Java 8 Streams

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Java 8
Java 8

Java 8 Streams

In a previous article I already introduced you in the Java 8 lambda expressions. In this article I will get a step further and here I will tell you about Streams.

When I first read about the Stream API, I was confused about the name since it sounds similar to InputStream and OutputStream from Java I/O. But Java 8 streams are a completely different thing. Streams are Monads, thus playing a big part in bringing functional programming to Java:

In functional programming, a monad is a structure that represents computations defined as sequences of steps. A type with a monad structure defines what it means to chain operations, or nest functions of that type together.
This guide teaches you how to work with Java 8 streams and how to use the different kind of available stream operations. You’ll learn about the processing order and how the ordering of stream operations affect runtime performance. The more powerful stream operations reduce, collect and flatMap are covered in detail. The tutorial ends with an in-depth look at parallel streams.

This guide teaches you how to work with Java 8 streams and how to use the different kind of available stream operations. You’ll learn about the processing order and how the ordering of stream operations affect runtime performance. The more powerful stream operations reduce, collect and flatMap are covered in detail. The tutorial ends with an in-depth look at parallel streams.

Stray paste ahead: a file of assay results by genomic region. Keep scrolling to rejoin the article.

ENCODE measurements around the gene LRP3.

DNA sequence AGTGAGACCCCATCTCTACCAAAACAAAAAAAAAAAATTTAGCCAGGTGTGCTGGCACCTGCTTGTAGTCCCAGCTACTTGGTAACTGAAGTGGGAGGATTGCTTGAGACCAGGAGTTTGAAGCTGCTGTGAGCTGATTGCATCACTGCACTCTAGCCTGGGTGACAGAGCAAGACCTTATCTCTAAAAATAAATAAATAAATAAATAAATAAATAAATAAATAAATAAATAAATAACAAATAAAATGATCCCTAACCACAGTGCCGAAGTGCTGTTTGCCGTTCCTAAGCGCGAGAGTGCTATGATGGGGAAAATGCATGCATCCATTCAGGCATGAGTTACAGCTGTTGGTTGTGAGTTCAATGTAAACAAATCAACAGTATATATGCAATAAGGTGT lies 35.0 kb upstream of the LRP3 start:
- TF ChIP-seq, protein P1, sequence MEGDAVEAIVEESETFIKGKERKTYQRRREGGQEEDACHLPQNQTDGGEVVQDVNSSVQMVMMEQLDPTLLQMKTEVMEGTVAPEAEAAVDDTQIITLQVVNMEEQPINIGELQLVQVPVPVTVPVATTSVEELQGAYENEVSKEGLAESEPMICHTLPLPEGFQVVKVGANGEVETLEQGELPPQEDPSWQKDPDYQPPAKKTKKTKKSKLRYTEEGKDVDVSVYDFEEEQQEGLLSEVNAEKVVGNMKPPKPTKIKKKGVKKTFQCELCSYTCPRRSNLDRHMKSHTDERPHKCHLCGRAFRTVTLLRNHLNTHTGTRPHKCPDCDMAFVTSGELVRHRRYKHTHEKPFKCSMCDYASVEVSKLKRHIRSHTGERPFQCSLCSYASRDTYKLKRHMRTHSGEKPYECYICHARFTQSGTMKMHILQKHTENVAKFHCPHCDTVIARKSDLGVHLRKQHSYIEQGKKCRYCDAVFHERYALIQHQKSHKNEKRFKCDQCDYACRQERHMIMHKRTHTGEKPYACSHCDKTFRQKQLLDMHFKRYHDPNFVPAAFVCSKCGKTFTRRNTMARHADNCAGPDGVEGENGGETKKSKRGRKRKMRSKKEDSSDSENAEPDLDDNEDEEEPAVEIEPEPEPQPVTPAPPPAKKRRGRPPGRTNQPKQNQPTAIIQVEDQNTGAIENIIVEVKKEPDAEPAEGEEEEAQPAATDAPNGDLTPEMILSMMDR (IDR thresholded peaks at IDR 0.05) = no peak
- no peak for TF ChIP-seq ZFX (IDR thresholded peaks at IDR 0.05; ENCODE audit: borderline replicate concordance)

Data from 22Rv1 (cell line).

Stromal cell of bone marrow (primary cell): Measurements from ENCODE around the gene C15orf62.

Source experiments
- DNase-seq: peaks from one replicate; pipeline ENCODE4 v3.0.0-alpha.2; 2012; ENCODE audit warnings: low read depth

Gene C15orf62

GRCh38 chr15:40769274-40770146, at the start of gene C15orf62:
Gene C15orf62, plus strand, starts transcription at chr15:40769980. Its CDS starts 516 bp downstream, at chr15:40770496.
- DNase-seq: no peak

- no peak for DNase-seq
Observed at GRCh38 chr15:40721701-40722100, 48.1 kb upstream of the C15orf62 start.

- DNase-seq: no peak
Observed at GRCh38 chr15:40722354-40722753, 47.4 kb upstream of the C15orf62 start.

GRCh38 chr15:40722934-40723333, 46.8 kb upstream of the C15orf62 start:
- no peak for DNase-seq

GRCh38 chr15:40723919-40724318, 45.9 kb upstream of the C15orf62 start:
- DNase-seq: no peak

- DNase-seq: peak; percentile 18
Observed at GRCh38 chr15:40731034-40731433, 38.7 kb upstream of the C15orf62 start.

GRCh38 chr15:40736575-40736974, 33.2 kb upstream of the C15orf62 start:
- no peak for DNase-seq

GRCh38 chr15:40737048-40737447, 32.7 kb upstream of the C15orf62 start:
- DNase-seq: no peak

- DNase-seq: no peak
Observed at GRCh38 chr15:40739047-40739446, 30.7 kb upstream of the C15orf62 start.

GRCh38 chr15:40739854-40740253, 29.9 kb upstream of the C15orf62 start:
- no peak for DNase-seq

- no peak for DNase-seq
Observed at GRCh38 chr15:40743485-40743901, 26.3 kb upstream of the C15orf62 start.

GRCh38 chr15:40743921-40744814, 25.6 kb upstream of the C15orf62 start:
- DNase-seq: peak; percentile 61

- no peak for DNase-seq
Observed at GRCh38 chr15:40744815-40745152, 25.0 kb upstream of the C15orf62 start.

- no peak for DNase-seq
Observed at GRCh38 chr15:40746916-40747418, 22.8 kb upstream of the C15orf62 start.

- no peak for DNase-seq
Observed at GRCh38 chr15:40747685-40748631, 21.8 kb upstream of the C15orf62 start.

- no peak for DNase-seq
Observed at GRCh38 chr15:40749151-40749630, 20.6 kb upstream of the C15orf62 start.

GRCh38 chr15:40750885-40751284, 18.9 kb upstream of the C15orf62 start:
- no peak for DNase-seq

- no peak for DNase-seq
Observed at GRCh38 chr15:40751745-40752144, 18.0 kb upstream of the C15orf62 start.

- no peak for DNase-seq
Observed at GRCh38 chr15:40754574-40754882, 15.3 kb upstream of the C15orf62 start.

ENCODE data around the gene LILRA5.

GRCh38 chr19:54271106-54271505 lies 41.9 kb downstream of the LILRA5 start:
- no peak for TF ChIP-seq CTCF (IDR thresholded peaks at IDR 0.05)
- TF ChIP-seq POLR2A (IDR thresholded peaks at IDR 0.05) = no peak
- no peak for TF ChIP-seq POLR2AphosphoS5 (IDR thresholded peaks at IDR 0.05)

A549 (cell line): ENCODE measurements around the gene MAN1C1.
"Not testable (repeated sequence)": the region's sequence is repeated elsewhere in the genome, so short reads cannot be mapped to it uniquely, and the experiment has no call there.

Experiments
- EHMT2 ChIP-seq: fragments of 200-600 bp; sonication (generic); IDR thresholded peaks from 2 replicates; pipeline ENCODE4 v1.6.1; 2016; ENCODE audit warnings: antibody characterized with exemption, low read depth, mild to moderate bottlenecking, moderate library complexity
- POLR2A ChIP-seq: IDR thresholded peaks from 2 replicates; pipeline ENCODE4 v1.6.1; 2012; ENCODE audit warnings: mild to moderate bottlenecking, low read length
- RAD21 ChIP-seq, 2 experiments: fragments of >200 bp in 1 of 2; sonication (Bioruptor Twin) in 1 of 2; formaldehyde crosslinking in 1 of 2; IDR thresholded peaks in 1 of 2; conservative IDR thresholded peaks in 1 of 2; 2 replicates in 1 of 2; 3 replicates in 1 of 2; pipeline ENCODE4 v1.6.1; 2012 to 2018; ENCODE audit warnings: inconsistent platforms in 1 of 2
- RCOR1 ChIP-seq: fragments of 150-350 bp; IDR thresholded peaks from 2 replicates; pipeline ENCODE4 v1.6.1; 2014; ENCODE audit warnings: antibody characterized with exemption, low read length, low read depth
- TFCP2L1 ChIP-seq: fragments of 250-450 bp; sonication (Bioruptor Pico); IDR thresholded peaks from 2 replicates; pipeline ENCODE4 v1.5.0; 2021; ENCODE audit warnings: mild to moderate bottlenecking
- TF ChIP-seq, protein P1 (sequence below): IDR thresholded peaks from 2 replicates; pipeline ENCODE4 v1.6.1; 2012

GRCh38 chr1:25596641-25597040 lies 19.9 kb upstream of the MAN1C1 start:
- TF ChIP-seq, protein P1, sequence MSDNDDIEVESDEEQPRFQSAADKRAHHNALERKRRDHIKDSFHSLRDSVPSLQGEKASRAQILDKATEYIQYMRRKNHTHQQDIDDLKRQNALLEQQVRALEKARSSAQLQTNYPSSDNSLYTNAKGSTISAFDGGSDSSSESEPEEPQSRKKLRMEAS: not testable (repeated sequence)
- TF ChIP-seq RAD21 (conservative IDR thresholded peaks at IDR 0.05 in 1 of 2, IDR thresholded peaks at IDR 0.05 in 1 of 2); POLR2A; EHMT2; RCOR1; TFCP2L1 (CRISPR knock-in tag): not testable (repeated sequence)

If you’re not yet familiar with Java 8 lambda expressions, functional interfaces and method references, you probably want to read my Java 8 Tutorial first before starting with this tutorial.

How streams work

A stream represents a sequence of elements and supports different kind of operations to perform computations upon those elements:

List<String> myList =
Arrays.asList("a1", "a2", "b1", "c2", "c1");

myList
.stream()
.filter(s -> s.startsWith("c"))
.map(String::toUpperCase)
.sorted()
.forEach(System.out::println);

// C1
// C2

Stream operations are either intermediate or terminal. Intermediate operations return a stream so we can chain multiple intermediate operations without using semicolons. Terminal operations are either void or return a non-stream result. In the above example filter, map and sorted are intermediate operations whereas forEach is a terminal operation. For a full list of all available stream operations see the Stream. Such a chain of stream operations as seen in the example above is also known as operation pipeline.

Most stream operations accept some kind of lambda expression parameter, a functional interface specifying the exact behavior of the operation. Most of those operations must be both non-interfering and stateless. What does that mean?

A function is non-interfering when it does not modify the underlying data source of the stream, e.g. in the above example no lambda expression does modify myList by adding or removing elements from the collection.

A function is stateless when the execution of the operation is deterministic, e.g. in the above example no lambda expression depends on any mutable variables or states from the outer scope which might change during execution.

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